Luke 9:28 – 43
I thought that my carrot cake was a pretty strong entry in the gentlemens’ baking class at the summer show that year. A pleasing, golden crust. A good rise. But it didn’t even place, never mind win. If I tell you that the year in question was 1988, and that I still remember, and that I’ve never entered any cookery-related competition in the thirty years since; you’ll have the measure, not only of my arrogance and pride, but also of how long the feeling of humiliation can last.
It can be much more serious that cake-baking. They will try to be as kind as they can in the de-brief. But you know, the moment they smile at the nervous candidate sitting next to you, that you are not going to be offered the job. They’ll explain that it’s about complementary skill sets and experience mix, and what a difficult choice they’ve had to make. But you thought the interviews had really gone quite well. You walk out of the door feeling rejected and wrecked.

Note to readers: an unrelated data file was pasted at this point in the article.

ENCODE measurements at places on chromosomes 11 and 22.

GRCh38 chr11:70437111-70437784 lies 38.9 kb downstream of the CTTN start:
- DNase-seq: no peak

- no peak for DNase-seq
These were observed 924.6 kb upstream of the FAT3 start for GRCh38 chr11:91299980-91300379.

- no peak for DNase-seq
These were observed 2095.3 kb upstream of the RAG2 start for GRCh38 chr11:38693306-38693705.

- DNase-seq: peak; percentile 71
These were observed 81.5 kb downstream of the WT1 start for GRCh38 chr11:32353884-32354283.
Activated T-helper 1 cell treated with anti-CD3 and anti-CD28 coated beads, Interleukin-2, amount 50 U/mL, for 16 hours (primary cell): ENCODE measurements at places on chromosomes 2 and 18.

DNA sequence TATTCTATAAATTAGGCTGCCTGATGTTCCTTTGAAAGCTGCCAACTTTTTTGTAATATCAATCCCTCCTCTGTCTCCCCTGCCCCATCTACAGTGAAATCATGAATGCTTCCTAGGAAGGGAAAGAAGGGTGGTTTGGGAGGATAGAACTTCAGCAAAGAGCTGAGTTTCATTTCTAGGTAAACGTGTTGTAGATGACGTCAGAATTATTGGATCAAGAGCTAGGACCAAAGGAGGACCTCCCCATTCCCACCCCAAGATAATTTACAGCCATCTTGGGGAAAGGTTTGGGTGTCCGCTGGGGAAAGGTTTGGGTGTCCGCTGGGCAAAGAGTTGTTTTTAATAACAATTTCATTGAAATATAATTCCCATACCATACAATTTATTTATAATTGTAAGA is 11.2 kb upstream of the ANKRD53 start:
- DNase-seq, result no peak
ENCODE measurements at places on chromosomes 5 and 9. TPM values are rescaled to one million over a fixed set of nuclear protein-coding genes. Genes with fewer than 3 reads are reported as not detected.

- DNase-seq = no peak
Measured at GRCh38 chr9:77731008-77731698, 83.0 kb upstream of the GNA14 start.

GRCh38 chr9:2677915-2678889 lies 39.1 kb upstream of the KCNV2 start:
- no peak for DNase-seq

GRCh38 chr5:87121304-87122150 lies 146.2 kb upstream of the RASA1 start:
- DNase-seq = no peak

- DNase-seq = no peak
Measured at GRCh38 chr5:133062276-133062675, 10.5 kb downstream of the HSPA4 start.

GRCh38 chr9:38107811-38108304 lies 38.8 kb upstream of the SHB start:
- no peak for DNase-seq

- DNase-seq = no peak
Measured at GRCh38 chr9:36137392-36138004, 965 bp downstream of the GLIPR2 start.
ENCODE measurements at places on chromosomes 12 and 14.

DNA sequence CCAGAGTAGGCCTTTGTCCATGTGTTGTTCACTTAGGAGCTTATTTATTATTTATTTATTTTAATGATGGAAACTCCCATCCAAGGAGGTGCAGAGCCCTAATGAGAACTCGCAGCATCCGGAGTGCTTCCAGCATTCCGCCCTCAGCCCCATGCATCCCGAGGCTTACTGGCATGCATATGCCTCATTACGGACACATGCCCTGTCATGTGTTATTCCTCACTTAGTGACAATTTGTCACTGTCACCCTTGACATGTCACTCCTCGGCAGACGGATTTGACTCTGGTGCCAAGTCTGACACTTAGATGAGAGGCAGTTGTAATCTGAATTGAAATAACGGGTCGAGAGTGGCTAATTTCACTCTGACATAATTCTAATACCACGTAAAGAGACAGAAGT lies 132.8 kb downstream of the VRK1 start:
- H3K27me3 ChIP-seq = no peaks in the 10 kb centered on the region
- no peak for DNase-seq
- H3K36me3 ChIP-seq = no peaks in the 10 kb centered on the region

I won’t go on. If you can remember such a feeling of rejection, then you know how the remaining disciples feel, as Peter, James and John swan off up the mountain with Jesus, on some select and special mission reserved for them alone. You know what it is to feel second class, part of the out-crowd, an also-ran. Peter, James and John have obviously made the grade, passed some selection process of which the others are unaware. What are the nine supposed to do, left behind while the important people are away, having whatever important and exciting adventure Jesus has cooked up for them?
For the crowds are beginning to gather again, as they always do. Word quickly spreads that Jesus is in the region; and they shuffle up to the foot of the fell: the curious, the desperate, the lonely, the sick, the bored. As hours drag slowly by in the growing heat of the day, the murmurs and complaints grow louder. They’ve come all the way out here to see Jesus, the famous teacher, the famous healer, the famous miracle-worker; and they grow impatient of your excuses and your repeated delaying tactics.